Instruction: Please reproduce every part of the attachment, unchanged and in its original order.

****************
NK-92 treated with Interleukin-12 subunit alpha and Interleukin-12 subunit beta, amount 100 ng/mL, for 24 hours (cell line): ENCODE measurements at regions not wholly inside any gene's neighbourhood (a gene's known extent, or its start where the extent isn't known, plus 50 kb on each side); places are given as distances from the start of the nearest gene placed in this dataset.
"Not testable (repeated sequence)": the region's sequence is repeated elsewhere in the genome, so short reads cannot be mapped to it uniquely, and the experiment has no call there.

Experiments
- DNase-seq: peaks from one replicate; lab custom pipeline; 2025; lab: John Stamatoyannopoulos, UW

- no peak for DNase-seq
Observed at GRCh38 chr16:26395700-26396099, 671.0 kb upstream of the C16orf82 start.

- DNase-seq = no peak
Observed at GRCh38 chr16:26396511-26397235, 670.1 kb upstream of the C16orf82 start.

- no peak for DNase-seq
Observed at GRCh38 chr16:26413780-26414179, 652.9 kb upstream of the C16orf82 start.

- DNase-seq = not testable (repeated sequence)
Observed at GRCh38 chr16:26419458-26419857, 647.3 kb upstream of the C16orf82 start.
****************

NK-92 treated with Interleukin-12 subunit alpha and Interleukin-12 subunit beta, amount 100 ng/mL, for 24 hours (cell line): ENCODE measurements at regions not wholly inside any gene's neighbourhood (a gene's known extent, or its start where the extent isn't known, plus 50 kb on each side); places are given as distances from the start of the nearest gene placed in this dataset.
"Not testable (repeated sequence)": the region's sequence is repeated elsewhere in the genome, so short reads cannot be mapped to it uniquely, and the experiment has no call there.

Experiments
- DNase-seq: peaks from one replicate; lab custom pipeline; 2025; lab: John Stamatoyannopoulos, UW

- no peak for DNase-seq
Observed at GRCh38 chr16:26395700-26396099, 671.0 kb upstream of the C16orf82 start.

- DNase-seq = no peak
Observed at GRCh38 chr16:26396511-26397235, 670.1 kb upstream of the C16orf82 start.

- no peak for DNase-seq
Observed at GRCh38 chr16:26413780-26414179, 652.9 kb upstream of the C16orf82 start.

- DNase-seq = not testable (repeated sequence)
Observed at GRCh38 chr16:26419458-26419857, 647.3 kb upstream of the C16orf82 start.